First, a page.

Have scientists discovered a new element?
The periodic table might get a new addition. Scientists in Germany say they have replicated a decade-old Russian experiment that created dozens of short-lived atoms with 115 protons.
Melanie Stetson Freeman/The Christian Science Monitor
Scientists say they've created a handful of atoms of the elusive element 115, which occupies a mysterious corner of the periodic table.
The super-heavy element has yet to be officially named, but it is temporarily called ununpentium, roughly based on the Latin and Greek words for the digits in its atomic number, 115.
The atomic number is the number of protons an element contains. The heaviest element commonly found in nature is uranium, which has 92 protons, but scientists can load even more protons into an atomic nucleus and make heavier elements through nuclear fusion reactions. [Wacky Physics: The Coolest Little Particles in Nature]
Scientists hope that by creating heavier and heavier elements, they will find a theoretical "island of stability," an undiscovered region in the periodic table where stable super-heavy elements with as yet unimagined practical uses might exist.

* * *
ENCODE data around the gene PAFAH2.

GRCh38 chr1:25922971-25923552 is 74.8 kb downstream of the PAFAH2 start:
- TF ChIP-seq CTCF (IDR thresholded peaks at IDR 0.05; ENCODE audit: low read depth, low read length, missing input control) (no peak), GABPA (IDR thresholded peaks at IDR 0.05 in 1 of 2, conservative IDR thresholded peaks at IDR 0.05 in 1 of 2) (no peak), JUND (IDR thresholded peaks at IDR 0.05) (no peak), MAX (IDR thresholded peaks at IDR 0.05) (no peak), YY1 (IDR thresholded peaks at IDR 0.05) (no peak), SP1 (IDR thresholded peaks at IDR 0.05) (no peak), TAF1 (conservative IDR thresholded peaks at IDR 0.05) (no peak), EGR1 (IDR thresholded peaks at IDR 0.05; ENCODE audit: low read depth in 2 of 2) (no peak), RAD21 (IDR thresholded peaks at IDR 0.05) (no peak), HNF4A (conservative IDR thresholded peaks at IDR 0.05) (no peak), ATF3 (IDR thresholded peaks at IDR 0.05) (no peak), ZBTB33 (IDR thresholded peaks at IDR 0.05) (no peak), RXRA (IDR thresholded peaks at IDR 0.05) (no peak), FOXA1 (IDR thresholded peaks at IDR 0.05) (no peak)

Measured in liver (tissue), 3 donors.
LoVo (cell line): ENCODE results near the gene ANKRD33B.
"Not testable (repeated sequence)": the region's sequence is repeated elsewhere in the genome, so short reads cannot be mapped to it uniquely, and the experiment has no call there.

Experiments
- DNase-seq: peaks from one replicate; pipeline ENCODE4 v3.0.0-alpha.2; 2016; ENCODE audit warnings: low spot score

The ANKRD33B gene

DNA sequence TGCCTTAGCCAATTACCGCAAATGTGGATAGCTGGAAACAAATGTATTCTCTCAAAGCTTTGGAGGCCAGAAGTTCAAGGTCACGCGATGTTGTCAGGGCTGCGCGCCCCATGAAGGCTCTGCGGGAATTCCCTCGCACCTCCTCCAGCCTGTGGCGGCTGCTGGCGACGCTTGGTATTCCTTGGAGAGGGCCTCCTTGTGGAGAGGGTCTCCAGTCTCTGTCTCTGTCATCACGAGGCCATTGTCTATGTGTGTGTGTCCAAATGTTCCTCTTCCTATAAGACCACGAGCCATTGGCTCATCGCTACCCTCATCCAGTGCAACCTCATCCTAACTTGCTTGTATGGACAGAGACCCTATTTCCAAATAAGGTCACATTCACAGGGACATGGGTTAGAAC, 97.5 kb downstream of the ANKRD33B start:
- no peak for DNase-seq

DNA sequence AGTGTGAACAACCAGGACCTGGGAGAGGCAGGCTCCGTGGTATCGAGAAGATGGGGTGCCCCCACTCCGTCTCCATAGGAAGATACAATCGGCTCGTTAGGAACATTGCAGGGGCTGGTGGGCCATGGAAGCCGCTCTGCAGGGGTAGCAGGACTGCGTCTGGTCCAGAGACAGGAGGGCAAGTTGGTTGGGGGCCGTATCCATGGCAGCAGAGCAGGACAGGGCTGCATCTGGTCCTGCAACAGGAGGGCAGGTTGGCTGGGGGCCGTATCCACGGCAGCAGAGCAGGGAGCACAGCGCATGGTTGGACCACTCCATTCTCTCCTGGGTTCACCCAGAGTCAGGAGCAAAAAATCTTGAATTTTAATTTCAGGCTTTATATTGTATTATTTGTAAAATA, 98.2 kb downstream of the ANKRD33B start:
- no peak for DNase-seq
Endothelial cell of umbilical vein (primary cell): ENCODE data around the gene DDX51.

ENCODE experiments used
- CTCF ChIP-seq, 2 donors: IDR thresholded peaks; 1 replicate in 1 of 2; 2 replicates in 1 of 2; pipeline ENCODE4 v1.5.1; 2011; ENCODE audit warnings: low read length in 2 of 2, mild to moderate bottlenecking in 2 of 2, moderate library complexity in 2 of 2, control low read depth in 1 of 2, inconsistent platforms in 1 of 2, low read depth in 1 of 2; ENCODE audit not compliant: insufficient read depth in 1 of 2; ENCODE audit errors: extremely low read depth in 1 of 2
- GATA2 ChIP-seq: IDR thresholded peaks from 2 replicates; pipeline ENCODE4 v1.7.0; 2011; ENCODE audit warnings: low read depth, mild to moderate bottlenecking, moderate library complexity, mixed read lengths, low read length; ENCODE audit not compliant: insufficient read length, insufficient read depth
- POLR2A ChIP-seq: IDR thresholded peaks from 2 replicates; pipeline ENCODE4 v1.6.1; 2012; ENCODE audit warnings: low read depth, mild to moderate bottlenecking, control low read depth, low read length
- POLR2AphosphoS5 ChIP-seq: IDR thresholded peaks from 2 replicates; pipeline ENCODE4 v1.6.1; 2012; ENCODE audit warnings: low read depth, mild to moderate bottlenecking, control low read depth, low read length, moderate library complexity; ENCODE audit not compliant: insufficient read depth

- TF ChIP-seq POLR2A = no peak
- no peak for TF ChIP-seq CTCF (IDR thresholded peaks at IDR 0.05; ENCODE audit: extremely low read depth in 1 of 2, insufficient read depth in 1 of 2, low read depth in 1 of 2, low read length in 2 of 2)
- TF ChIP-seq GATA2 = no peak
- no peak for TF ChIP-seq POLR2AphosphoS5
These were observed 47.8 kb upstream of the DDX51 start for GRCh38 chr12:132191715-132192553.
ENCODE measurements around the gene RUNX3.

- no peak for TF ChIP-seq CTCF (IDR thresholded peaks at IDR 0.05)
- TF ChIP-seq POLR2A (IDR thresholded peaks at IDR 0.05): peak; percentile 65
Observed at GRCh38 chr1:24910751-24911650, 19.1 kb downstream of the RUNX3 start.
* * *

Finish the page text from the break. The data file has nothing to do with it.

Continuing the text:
In experiments in Dubna, Russia about 10 years ago, researchers reported that they created atoms with 115 protons. Their measurements have now been confirmed in experiments at the GSI Helmholtz Centre for Heavy Ion Research in Germany.
To make ununpentium in the new study, a group of researchers shot a super-fast beam of calcium (which has 20 protons) at a thin film of americium, the element with 95 protons. When these atomic nuclei collided, some fused together to create short-lived atoms with 115 protons.
"We observed 30 in our three-week-long experiment," study researcher Dirk Rudolph, a professor of atomic physics at Lund University in Sweden, said in an email. Rudolph added that the Russian team had detected 37 atoms of element 115 in their earlier experiments.
"The results are by and large compatible," Rudolph said.
Super-heavy elements are generally unstable and most last only a fraction of a second before they start to decay. The scientists had to use special detectors to look for the energy signatures for the X-ray radiation predicted to be given off by element 115 as it quickly degrades.
A committee from the International Union of Pure and Applied Chemistry (IUPAC), which governs chemical nomenclature, will review the new findings to decide whether more experiments are necessary before element 115 gets an official name.
Some of element 115's neighbors have already been christened. Last year, the man-made elements 114 and 116 were named flerovium (Fl) and livermorium (Lv).
The new experiments will be detailed in The Physical Review Letters.
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